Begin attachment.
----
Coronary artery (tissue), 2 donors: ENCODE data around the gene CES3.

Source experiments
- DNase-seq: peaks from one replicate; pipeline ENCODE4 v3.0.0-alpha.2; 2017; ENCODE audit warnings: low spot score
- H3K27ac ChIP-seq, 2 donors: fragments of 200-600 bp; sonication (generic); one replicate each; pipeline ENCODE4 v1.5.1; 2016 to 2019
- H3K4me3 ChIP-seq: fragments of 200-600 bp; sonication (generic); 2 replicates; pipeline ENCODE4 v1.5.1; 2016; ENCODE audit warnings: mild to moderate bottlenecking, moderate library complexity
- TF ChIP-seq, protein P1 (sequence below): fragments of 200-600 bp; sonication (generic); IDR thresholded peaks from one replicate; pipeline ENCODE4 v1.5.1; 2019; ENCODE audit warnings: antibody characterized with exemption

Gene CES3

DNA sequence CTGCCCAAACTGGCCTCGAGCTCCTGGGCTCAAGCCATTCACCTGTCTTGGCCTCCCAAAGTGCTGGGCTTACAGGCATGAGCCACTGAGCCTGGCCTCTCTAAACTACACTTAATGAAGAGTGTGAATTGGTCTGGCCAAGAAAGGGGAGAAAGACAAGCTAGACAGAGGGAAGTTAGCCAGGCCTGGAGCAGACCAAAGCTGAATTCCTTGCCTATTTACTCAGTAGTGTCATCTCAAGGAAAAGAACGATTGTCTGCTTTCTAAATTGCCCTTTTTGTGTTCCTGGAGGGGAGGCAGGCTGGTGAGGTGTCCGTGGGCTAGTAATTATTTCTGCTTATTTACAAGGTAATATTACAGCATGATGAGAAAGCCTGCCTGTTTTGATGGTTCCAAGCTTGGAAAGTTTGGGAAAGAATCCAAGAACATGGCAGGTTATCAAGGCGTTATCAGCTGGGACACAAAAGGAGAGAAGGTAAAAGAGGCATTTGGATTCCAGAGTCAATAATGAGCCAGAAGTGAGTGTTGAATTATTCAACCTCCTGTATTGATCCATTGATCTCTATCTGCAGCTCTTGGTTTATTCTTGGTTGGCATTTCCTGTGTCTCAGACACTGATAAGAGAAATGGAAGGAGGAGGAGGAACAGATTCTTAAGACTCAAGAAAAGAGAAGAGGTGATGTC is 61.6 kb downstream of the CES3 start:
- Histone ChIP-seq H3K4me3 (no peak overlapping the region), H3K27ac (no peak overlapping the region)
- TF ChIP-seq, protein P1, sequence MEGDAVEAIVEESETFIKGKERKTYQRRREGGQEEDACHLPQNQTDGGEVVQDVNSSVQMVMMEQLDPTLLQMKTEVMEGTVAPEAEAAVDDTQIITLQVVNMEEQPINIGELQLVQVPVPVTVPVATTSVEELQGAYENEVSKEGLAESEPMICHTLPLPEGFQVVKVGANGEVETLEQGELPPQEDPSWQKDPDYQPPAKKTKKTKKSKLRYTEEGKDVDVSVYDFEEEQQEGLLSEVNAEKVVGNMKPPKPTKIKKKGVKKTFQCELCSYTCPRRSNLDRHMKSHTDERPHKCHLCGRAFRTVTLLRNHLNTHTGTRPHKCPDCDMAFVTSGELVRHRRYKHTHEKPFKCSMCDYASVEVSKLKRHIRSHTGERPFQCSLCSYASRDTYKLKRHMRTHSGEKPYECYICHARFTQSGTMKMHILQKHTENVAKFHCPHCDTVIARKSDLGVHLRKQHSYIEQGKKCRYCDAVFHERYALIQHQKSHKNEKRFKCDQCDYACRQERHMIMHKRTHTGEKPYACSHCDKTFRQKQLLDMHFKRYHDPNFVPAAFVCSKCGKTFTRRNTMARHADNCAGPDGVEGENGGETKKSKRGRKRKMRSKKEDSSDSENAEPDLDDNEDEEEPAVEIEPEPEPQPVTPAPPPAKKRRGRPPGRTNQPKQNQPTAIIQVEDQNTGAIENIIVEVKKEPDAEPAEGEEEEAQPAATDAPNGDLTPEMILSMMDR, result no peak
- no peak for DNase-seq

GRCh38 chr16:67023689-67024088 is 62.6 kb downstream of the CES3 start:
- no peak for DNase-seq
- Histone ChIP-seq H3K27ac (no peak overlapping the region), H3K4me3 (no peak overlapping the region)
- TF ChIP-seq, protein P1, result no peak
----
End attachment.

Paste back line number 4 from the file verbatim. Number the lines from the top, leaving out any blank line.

- H3K27ac ChIP-seq, 2 donors: fragments of 200-600 bp; sonication (generic); one replicate each; pipeline ENCODE4 v1.5.1; 2016 to 2019